Last month, Ringling Bros. and Barnum & Bailey Circus announced it was retiring its elephant acts after 145 years, and the George Carden decision may mean the tide is turning against performing elephants.
Animal activists have applauded the move, arguing that elephants in circuses experience psychological and physical anguish. Delcianna Winders, deputy general counsel at PETA, told The Dodo that the move is further proof that the public rejects the practice of keeping elephants in circuses. She added that "separating baby elephants from their mothers and chaining and beating these sensitive, intelligent animals in order to force them to perform silly tricks" is inherently cruel.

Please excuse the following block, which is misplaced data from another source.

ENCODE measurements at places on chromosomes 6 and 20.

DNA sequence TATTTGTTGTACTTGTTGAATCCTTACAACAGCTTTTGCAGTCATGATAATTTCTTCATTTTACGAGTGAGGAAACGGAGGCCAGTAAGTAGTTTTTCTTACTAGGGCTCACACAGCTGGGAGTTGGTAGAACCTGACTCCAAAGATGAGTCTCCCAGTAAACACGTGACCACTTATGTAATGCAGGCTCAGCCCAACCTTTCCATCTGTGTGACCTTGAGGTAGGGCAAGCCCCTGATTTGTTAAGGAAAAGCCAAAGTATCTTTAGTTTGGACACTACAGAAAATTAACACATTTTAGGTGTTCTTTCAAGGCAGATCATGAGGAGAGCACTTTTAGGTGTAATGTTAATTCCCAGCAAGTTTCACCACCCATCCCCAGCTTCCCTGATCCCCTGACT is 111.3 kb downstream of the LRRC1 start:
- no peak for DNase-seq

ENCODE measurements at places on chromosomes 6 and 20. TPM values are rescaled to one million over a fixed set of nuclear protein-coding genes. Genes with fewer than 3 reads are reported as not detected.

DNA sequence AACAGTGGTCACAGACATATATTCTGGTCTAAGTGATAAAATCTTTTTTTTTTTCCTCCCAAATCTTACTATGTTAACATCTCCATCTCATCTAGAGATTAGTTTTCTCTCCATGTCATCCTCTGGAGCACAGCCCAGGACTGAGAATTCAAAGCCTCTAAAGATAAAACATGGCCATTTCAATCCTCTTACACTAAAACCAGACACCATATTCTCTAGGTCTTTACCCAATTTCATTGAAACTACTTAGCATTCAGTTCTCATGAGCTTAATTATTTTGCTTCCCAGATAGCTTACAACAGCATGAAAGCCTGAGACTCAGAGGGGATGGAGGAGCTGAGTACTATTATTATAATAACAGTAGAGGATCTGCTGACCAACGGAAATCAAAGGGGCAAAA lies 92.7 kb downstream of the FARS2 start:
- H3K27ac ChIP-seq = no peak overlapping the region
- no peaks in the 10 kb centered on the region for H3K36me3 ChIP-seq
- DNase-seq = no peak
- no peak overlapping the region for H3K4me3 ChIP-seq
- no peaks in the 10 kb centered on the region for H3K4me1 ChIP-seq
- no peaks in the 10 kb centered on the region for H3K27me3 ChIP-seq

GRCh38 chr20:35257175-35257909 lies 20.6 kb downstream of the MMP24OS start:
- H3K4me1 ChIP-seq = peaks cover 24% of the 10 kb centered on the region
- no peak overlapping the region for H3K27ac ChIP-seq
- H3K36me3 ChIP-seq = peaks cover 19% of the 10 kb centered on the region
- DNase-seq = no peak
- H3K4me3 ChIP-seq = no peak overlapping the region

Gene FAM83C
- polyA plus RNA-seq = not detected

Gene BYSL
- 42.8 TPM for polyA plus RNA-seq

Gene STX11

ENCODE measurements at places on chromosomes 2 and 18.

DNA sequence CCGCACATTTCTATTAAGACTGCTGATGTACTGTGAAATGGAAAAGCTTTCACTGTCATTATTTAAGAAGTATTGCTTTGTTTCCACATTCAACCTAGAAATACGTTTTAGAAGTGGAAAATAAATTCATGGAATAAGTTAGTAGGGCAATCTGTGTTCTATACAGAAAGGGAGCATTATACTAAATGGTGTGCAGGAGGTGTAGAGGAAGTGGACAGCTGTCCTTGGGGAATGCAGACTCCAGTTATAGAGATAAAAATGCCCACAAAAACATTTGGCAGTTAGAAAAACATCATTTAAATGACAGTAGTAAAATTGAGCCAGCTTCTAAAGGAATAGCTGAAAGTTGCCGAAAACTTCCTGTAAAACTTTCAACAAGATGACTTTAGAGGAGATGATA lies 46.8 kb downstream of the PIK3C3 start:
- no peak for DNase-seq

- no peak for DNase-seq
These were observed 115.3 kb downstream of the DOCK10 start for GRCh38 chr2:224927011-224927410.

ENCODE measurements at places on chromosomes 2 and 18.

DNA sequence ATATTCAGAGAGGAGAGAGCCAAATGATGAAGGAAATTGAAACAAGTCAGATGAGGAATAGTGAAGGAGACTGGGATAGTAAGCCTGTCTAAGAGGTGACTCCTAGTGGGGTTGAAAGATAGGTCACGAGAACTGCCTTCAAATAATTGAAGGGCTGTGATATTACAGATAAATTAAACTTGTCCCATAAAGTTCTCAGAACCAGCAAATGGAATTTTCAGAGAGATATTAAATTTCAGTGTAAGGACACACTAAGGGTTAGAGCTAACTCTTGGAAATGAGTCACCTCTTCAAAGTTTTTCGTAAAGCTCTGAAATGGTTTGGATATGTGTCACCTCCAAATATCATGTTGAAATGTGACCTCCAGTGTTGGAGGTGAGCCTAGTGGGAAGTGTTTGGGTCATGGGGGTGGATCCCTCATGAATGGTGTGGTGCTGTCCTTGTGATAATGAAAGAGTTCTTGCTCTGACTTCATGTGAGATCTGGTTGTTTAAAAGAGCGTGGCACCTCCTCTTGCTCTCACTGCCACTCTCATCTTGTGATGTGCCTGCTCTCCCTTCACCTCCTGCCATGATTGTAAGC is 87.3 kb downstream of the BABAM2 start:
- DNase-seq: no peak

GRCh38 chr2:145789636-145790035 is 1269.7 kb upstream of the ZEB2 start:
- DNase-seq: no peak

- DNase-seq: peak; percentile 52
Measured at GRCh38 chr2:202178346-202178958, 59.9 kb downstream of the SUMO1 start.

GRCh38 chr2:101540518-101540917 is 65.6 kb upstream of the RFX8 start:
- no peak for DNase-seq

After negotiating with Carden, Cunningham was able to reduce the elephant contract term by 75 percent, resulting in a 2019 date for the elephant-free show. Because the elephants belong to Carden, they will probably still have to perform - just not for the circus that bears his name.
"I like most are fascinated with the beauty and complexity of elephants, but I was never able to reconcile how or why the circus was 'stuck' on having these animals continue to perform," Cunningham said.